Tridentine Community News (May 3, 2009):
We continue our presentation of the 1962 Roman Missal instruction, De Deféctibus (On Defects Occurring in the Celebration of Mass), which displays the Church’s concern for the Blessed Sacrament and the validity of the Eucharist that the faithful may receive.[Comments? Please e-mail firstname.lastname@example.org. Previous columns are available at www.stjosaphatchurch.org. This edition of Tridentine Community News, with minor editions, is from the St. Josaphat bulletin insert for May 3, 2009. Hat tip to A.B.]
IV. Defect of Wine (con’t.)
17. If he finds out, before or after the Consecration, that the wine is completely vinegar or otherwise corrupt, he is to follow the same procedure as above, as if he were to find that no wine had been put into the chalice, or that only water had been put in.
18. If the celebrant remembers before the consecration of the chalice that there was no water added, he is to put some in at once and say the words of the Consecration. If he remembers this after the consecration of the chalice, he is not to add any water, because the water is not necessary to the Sacrament.
19. If a defect either of bread or of wine is discovered before the consecration of the Body, and the material needed cannot be obtained in any way, the priest should not continue any further. If after the consecration of the Body, or even of the wine, a defect in either species is discovered, and the material needed cannot be obtained in any way, then the priest should continue and complete the Mass if the defective material has already been consecrated, omitting the words and signs that pertain to the defective species. But if the material needed can be obtained with some little delay, he should wait, in order that the Sacrament may not remain incomplete.
V. Defects of the Form
20. Defects on the part of the form may arise if anything is missing from the complete wording required for the act of consecrating. Now the words of the Consecration, which are the form of this Sacrament, are:
HOC EST ENIM CORPUS MEUM, and HIC EST ENIM CALIX SÁNGUINIS MEI, NOVI ET ÆTÉRNI TESTAMÉNTI: MYSTÉRIUM FIDÉI: QUI PRO VOBIS ET PRO MULTIS EFFUNDÉTUR IN REMISSIÓNEM PECCATÓRUM.
If the priest were to shorten or change the form of the consecration of the Body and the Blood, so that in the change of wording the words did not mean the same thing, he would not be achieving a valid Sacrament. If, on the other hand, he were to add or take away anything which did not change the meaning, the Sacrament would be valid, but he would be committing a grave sin.
21. If the celebrant does not remember having said the usual words in the Consecration, he should not for that reason be worried. If, however, he is sure that he omitted something necessary to the Sacrament, that is, the form of the Consecration or a part of it, he is to repeat the formula and continue from there. If he thinks it is very likely that he omitted something essential, he is to repeat the formula conditionally, though the condition need not be expressed. But if what he omitted is not necessary to the Sacrament, he is not to repeat anything; he should simply continue the Mass.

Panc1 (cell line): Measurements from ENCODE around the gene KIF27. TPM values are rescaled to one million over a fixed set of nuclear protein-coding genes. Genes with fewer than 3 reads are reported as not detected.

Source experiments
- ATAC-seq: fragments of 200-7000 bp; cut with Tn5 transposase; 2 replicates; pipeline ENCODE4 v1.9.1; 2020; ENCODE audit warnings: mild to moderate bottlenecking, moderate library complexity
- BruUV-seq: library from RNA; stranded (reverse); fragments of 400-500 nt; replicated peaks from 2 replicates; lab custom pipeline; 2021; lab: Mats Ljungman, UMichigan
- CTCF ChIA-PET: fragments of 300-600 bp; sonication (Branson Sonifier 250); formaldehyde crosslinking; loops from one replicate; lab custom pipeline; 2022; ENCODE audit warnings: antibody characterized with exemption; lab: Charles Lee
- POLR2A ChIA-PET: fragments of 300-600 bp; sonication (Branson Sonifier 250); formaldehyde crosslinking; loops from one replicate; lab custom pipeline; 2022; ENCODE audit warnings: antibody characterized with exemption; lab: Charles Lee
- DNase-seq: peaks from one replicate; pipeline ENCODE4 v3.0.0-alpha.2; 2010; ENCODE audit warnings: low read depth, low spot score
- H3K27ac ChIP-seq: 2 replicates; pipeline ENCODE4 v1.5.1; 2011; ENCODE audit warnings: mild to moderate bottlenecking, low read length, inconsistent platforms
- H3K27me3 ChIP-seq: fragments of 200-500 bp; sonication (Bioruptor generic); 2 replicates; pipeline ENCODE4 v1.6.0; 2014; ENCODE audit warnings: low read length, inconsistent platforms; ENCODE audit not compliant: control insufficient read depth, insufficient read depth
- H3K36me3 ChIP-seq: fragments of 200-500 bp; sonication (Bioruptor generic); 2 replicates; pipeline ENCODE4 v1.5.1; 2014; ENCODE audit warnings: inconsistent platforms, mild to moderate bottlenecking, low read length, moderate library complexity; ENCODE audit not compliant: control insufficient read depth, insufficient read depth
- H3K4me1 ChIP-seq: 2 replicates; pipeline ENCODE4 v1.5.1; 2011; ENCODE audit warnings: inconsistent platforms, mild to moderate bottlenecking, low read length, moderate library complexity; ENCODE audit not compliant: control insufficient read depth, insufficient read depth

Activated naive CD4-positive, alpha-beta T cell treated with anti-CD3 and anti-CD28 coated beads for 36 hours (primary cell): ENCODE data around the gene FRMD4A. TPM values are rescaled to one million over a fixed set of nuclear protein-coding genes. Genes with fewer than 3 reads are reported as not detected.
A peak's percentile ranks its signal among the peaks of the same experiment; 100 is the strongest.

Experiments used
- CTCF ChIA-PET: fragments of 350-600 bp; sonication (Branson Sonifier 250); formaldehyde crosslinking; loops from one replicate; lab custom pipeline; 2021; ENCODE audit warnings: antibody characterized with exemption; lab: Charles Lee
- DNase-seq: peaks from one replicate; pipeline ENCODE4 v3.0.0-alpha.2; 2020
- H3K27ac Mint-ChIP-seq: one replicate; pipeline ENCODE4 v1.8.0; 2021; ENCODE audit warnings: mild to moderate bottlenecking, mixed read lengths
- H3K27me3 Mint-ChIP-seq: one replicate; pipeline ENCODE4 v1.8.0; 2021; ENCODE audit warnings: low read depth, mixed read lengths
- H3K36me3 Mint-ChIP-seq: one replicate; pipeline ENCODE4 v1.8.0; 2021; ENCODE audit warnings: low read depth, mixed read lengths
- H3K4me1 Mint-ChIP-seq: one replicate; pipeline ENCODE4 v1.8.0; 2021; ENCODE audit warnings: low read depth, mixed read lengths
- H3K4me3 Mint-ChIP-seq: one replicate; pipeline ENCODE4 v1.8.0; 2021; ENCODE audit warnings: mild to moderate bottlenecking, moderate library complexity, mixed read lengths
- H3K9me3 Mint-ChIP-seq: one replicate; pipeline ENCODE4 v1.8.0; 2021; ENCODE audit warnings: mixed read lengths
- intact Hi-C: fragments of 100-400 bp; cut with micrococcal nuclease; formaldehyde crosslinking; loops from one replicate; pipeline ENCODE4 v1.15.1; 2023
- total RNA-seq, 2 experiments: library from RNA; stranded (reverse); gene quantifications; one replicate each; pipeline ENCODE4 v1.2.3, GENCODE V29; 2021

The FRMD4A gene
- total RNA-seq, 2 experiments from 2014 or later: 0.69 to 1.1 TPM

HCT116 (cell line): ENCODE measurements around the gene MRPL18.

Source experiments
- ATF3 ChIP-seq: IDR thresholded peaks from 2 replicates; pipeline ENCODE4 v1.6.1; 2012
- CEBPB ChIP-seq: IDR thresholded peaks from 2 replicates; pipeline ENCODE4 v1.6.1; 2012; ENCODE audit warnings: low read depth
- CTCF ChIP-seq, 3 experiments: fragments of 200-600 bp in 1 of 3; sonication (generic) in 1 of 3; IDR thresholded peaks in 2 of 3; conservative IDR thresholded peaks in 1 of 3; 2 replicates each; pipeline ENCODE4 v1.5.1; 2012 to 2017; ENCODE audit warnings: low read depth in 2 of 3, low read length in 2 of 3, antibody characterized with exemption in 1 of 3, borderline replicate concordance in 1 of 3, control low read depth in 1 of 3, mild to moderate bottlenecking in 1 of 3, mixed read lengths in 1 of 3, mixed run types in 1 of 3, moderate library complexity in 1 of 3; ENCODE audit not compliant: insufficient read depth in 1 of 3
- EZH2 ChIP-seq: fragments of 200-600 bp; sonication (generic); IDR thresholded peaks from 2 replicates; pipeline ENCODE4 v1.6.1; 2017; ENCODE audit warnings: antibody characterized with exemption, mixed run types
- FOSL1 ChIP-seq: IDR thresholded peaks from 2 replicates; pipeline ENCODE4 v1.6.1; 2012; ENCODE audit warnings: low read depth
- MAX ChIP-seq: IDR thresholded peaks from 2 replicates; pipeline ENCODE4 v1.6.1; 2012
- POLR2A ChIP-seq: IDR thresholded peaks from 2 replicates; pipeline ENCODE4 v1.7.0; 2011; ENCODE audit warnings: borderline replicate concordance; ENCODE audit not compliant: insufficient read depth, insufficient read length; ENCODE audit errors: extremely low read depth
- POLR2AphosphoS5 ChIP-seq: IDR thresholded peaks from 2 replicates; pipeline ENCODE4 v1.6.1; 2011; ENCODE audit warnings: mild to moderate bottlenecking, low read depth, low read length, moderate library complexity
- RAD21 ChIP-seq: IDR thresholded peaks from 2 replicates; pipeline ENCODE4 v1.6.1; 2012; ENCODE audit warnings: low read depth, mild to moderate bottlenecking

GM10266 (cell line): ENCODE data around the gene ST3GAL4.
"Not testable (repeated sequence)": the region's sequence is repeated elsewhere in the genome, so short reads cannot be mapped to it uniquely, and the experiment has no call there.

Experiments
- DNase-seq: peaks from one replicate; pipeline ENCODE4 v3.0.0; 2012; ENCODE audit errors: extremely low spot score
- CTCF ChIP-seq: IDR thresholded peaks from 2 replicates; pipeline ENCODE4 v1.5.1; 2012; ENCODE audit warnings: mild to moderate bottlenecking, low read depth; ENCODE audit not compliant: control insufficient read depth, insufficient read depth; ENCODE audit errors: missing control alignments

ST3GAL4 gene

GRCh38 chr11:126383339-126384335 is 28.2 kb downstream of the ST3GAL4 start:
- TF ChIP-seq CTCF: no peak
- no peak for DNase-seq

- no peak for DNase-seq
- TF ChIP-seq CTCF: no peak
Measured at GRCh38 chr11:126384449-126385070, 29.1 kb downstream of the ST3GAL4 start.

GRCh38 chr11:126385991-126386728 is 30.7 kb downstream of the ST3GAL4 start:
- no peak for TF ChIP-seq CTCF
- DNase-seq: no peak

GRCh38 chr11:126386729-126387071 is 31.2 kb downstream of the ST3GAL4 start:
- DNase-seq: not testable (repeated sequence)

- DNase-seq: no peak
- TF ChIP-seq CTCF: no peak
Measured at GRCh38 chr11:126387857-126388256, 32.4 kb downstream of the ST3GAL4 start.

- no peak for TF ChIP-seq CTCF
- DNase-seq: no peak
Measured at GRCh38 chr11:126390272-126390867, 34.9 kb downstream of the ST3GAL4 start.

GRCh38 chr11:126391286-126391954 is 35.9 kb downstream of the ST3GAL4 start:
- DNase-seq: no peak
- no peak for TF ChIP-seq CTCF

VI. Defects of the Minister
22. Defects on the part of the minister may arise with regard to the things required in him. These are: first of all the intention, then the disposition of soul, the bodily disposition, the disposition of vestments, the disposition in the rite itself with regard to the things that may occur in it.
VII. Defect of Intention
23. The intention of consecrating is required. Therefore there is no consecration in the following cases: when a priest does not intend to consecrate but only to make a pretense; when some hosts remain on the altar forgotten by the priest, or when some part of the wine or some host is hidden, since the priest intends to consecrate only what is on the corporal; when a priest has eleven hosts before him and intends to consecrate only ten, without determining which ten he means to consecrate. On the other hand, if he thinks there are ten, but intends to consecrate all that he has before him, then all will be consecrated. For that reason every priest should always have such an intention, namely the intention of consecrating all the hosts that have been placed on the corporal before him for consecration.
24. If the priest thinks that he is holding one Host but discovers after the Consecration that there were two Hosts stuck together, he is to consume both when the time comes. If after receiving the Body and Blood, or even after the ablution, he finds other consecrated Pieces, large or small, he is to consume them, because they belong to the same sacrifice.
25. If, however, a whole consecrated Host is left, he is to put It into the tabernacle with the others that are there; if this cannot be done, he is to consume It.
26. It may be that the intention is not actual at the time of the Consecration because the priest lets his mind wander, yet is still virtual, since he has come to the altar intending to do what the Church does. In this case the Sacrament is valid. A priest should be careful, however, to make his intention actual also.
VIII. Defects of the Disposition of Soul
27. If a priest celebrates Mass in a state of mortal sin or under some ecclesiastical penalty, he does celebrate a valid Sacrament, but he sins most grievously.
IX. Defects of the Disposition of Body
28. If a priest has not been fasting for at least one hour before Communion, he may not celebrate. The drinking of water, however, does not break the fast.
29. The sick, even though they are not bed-ridden, may take non-alcoholic liquids as well as true and proper medicine, whether liquid or solid, before the celebration of Mass, without any time limit.